Consultant Software Engineer
Dec 19 '05 #5
thanks guys,
that was exactly what i was looking for !

Joanna Carter [TeamB] wrote:
"Ashish" <as*****@thisisjunk.com> a écrit dans le message de news:
Og**************@TK2MSFTNGP10.phx.gbl...

| This is just a thought, may be its not possible , but is it possible to
| use generics in method declarations as return type arguments..
|
| for example
|
| public <T> Load(T value)
| {
| //method body
| }
|
| this would specify that the type passed would be type returned...

The above code will not compile as you are not specifying a return type. You
need to change it but...

| so at compile time, the compiler would do a static type checking to see
| if there are compilation issues...
|
| for exampple
|
| Address addr = DataStore.Load(typeof(Address));

IF this is what you want to achieve, then you need to do something more like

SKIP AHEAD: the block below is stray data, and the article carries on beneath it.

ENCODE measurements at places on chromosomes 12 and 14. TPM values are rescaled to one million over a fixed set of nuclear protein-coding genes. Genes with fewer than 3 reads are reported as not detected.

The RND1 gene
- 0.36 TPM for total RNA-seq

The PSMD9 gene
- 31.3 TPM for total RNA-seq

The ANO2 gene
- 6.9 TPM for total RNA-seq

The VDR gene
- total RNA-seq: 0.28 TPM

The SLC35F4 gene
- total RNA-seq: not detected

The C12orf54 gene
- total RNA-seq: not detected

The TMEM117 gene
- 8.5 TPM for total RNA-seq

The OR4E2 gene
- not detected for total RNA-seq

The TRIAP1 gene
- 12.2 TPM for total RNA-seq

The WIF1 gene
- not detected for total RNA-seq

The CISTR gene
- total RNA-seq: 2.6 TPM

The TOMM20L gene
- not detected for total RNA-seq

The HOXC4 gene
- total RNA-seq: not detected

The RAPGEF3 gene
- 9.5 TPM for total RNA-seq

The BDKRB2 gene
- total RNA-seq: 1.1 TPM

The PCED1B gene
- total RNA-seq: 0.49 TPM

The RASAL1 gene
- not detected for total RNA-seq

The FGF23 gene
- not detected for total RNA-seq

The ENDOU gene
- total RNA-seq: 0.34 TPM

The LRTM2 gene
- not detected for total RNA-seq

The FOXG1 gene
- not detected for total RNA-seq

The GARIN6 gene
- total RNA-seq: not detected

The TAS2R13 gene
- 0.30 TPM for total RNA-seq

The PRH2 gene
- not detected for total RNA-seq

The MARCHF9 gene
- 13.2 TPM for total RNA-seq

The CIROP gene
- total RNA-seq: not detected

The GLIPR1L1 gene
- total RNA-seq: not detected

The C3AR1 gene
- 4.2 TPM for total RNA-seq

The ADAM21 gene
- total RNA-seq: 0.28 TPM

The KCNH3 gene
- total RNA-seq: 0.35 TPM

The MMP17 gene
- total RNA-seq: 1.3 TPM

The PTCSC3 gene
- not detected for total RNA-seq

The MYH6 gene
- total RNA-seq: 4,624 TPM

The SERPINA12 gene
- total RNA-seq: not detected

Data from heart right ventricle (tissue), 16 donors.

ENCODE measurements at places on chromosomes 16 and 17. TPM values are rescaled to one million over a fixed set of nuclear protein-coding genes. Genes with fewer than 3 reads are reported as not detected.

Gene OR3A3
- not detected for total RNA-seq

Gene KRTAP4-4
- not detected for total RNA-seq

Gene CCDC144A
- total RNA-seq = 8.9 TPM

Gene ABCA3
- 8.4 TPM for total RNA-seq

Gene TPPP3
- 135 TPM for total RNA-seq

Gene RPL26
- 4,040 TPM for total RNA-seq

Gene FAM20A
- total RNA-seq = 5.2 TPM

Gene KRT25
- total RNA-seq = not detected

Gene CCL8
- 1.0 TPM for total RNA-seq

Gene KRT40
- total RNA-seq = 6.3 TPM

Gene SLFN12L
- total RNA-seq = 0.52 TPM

this :

public T Load<T>()
{
// method body
}

Used like this :

Address addr = DataStore.Load<Address>();

You do not need to pass any parameters to the function, just substitute the
generic parameter to strictly type the method.

Joanna

Dec 20 '05 #6
Ahsish... The general form is:

// generic method to invoke
public interface IInvoke<R,P>
{
R Invoke(P p);
}
public delegate R DInvoke<R,P>(P p);

// generic collection
public class JALGenericCollection<T,R,P> : Disposable, IInvoke<R,P>
where T : IDisposable, IInvoke<R,P>

Regards,
Jeff

*** Sent via Developersdex http://www.developersdex.com ***
Dec 20 '05 #7
Nicholas Paldino [.NET/C# MVP] wrote:
Ashish,